Jury awards $20,000 to a Muslim baghead for her employment lawsuit against Abercrombie & Fitch. But at least no punitive damages.
(A&F deserved to lose for continuing to hire muslim women who refuse to comply with the dress code by wearing trash bags on their heads at work)
Tulsa World A federal jury awarded $20,000 in compensatory damages Wednesday to a Tulsa woman who was not hired to work at a local Abercrombie Kids store because she wears a headscarf, but jurors opted not to award her any punitive damages.
U.S. District Judge Gregory Frizzell turned down the U.S. Equal Employment Opportunity Commission’s request for an injunction against the company. Still, Samantha Elauf, 20, said she was “very excited” by the outcome and that she is glad she made her situation public.
The EEOC sued Abercrombie & Fitch on Elauf’s behalf in September 2009, alleging that the company practiced religious discrimination when it chose not to hire her to work at an Abercrombie Kids store at Woodland Hills Mall in June 2008.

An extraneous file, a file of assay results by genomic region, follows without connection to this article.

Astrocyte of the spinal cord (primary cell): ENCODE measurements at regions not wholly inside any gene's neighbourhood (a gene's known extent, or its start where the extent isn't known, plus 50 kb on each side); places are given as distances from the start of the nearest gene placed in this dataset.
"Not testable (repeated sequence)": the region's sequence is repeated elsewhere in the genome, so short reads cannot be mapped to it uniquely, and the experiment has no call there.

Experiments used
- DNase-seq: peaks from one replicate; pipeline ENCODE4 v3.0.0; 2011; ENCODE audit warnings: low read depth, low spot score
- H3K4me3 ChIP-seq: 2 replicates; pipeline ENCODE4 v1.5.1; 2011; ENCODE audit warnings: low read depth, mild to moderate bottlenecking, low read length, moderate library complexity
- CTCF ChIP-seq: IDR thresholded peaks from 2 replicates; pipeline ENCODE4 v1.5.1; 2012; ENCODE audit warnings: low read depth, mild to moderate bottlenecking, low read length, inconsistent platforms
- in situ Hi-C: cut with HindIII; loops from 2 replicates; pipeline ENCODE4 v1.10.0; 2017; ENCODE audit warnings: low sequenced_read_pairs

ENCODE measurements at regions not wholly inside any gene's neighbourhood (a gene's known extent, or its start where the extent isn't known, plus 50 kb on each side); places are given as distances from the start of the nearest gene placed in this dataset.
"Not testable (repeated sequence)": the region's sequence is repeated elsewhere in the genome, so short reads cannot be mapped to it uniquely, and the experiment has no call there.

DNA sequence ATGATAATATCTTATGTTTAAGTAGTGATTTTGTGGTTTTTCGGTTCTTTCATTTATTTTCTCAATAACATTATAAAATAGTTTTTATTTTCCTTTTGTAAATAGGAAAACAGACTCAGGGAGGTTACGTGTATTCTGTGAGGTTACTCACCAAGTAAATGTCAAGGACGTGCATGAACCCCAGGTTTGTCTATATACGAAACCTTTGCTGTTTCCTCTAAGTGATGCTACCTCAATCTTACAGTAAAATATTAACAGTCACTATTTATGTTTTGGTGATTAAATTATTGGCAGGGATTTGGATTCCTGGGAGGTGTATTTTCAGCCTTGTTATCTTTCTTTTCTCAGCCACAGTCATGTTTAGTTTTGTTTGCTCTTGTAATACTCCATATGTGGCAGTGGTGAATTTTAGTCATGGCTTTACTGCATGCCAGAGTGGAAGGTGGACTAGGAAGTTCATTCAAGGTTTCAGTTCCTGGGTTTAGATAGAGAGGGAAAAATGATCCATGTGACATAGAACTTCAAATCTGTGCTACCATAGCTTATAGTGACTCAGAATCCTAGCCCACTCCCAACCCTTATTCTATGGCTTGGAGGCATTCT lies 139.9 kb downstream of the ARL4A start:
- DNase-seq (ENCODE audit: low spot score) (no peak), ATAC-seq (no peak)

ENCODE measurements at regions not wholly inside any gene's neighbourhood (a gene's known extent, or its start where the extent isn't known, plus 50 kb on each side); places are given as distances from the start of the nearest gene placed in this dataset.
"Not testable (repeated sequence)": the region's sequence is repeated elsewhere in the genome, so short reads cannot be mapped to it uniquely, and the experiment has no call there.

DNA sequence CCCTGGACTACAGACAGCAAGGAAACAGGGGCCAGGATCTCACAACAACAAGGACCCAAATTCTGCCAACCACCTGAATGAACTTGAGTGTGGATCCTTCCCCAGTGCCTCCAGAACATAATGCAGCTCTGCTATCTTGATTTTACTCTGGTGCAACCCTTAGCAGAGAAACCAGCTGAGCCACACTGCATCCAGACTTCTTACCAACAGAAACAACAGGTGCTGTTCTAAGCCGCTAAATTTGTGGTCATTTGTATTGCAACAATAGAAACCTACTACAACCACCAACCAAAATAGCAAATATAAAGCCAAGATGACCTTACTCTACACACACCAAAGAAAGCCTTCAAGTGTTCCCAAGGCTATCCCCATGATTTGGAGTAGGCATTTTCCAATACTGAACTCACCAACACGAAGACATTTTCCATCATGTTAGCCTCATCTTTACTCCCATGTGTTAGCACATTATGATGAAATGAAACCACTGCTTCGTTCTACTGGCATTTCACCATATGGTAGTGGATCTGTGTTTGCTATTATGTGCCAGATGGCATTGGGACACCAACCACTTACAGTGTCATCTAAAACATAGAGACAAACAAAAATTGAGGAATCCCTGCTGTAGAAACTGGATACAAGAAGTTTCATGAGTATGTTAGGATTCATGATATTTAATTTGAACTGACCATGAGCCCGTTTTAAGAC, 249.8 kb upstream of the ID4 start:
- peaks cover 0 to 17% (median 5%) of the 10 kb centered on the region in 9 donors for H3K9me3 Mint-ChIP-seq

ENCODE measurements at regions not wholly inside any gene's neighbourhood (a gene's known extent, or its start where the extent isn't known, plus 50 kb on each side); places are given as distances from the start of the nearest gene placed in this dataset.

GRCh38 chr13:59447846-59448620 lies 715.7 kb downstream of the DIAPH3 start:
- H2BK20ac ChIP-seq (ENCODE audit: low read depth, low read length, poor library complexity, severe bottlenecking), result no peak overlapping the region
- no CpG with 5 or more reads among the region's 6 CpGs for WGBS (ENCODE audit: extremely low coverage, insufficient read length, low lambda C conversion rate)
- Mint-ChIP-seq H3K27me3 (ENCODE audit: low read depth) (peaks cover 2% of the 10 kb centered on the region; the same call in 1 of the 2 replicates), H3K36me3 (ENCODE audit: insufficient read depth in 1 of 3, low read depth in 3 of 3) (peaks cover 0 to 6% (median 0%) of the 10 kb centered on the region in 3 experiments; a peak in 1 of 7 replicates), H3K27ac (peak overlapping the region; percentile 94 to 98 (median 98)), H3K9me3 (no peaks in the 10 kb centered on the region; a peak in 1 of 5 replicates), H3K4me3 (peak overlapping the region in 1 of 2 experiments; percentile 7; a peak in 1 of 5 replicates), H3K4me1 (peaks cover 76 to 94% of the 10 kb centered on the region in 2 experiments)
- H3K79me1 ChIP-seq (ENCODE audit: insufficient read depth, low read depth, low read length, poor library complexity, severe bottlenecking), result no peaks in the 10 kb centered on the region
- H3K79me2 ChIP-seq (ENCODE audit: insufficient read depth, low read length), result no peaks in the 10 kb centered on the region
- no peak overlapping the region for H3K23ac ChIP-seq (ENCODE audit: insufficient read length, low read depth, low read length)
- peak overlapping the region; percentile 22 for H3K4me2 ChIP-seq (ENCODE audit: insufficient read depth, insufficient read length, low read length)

Frizzell ruled last month that the company failed to establish that granting Elauf an exception to its “Look Policy” would have caused it undue hardship. Because the judge had already found Abercrombie liable, the only issue before the jury was what – if any – damages should be awarded.
EEOC regional attorney Barbara Seely told the jury during her closing argument that Elauf – who was born in the United States – had never been discriminated against before, hasn’t gotten over how she was treated, and will always remember it. (Oh Boo Hoo. Go live in a country where it’s OK to dress like a slave)
Elauf had testified Tuesday that she felt insulted and disrespected after she discovered that she was not hired because of the scarf. Seely told the jury that the company wanted its sales associates – or models, as Abercrombie calls them – to look like “cookie-cutter kids.” (And they have the right to do that)